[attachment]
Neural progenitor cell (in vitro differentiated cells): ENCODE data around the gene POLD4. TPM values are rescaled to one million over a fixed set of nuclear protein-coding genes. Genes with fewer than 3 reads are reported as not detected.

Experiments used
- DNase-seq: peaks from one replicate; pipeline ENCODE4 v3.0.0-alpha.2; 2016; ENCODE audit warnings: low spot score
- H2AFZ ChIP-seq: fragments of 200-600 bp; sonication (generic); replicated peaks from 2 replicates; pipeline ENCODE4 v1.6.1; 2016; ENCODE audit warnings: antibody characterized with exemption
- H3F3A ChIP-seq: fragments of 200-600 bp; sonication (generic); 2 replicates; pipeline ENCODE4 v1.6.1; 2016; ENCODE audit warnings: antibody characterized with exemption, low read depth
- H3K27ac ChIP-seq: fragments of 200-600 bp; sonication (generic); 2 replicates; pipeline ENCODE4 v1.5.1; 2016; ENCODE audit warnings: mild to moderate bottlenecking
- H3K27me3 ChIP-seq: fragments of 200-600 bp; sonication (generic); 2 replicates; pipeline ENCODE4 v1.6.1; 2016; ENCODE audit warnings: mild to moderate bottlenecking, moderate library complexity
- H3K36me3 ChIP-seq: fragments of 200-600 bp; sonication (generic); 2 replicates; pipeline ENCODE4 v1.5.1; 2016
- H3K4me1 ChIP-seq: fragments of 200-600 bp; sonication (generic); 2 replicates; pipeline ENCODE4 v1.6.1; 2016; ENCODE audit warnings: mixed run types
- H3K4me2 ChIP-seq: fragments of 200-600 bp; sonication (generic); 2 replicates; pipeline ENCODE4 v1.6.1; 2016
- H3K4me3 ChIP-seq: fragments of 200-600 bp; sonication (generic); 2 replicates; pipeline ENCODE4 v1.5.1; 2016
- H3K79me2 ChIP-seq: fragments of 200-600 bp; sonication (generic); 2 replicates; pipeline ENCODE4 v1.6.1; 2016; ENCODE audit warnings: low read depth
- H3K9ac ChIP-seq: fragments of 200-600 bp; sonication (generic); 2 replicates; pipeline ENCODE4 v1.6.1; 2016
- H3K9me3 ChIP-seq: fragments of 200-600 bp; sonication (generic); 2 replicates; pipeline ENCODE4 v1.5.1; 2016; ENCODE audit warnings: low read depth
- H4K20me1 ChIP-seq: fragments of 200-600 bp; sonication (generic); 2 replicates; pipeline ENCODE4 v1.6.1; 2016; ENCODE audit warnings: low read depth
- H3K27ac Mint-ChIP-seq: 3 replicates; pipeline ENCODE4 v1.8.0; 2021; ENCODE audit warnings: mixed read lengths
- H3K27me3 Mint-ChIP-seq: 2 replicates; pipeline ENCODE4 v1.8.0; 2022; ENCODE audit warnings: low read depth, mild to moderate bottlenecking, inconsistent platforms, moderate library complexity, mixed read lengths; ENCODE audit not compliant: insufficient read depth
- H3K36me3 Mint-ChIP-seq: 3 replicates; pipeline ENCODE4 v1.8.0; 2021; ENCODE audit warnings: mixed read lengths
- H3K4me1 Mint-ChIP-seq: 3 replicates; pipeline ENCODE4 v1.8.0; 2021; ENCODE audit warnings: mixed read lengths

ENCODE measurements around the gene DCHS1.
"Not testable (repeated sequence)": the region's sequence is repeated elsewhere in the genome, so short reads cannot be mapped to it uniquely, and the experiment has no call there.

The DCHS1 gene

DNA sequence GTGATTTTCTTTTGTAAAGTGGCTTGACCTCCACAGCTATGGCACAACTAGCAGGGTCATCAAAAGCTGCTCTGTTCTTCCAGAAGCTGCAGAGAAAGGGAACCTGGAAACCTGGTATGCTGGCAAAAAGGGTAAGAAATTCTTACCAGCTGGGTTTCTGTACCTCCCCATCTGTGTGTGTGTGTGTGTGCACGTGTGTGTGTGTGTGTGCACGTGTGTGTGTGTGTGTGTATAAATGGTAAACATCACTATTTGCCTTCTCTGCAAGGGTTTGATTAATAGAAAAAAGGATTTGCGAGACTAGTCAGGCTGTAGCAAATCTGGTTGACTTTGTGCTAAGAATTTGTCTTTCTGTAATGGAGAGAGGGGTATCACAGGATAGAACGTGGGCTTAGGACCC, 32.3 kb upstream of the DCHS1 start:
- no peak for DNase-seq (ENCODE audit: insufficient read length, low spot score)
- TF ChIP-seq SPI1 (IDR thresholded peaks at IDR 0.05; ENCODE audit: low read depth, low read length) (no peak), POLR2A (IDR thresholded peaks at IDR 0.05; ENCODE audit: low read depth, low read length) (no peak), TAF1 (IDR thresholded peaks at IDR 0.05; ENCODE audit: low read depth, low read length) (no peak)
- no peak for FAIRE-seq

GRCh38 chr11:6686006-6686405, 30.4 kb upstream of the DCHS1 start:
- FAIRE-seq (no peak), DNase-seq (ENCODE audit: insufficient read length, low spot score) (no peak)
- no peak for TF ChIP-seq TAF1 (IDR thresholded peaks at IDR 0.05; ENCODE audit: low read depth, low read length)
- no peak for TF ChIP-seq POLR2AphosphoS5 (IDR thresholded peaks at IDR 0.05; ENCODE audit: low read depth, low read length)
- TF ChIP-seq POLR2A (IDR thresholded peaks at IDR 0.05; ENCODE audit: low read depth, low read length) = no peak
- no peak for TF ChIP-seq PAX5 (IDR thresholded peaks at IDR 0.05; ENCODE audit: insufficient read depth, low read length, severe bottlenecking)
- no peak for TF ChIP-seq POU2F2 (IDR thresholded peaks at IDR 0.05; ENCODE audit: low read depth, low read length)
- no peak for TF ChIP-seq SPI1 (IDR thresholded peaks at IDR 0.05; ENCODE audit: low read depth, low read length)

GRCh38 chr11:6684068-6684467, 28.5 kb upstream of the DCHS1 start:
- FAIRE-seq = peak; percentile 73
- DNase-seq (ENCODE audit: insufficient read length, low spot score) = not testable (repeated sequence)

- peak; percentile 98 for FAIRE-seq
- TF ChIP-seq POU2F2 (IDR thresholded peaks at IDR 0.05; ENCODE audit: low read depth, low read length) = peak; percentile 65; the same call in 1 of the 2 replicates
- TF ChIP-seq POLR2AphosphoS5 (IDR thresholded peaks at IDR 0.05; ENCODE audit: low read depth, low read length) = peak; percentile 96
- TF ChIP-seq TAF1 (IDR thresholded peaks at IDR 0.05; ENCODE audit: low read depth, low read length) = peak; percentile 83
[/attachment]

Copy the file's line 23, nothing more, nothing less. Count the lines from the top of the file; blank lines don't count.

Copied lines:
DNA sequence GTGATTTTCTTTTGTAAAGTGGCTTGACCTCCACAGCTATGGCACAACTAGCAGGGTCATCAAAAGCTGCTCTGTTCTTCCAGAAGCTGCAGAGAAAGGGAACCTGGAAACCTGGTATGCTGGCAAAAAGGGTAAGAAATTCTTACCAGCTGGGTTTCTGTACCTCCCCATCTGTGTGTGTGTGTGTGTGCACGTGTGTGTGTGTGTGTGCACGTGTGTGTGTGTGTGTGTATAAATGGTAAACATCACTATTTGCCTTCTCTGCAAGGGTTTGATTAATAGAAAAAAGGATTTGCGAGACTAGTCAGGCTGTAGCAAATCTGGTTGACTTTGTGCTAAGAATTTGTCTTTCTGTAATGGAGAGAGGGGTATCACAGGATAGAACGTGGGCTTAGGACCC, 32.3 kb upstream of the DCHS1 start: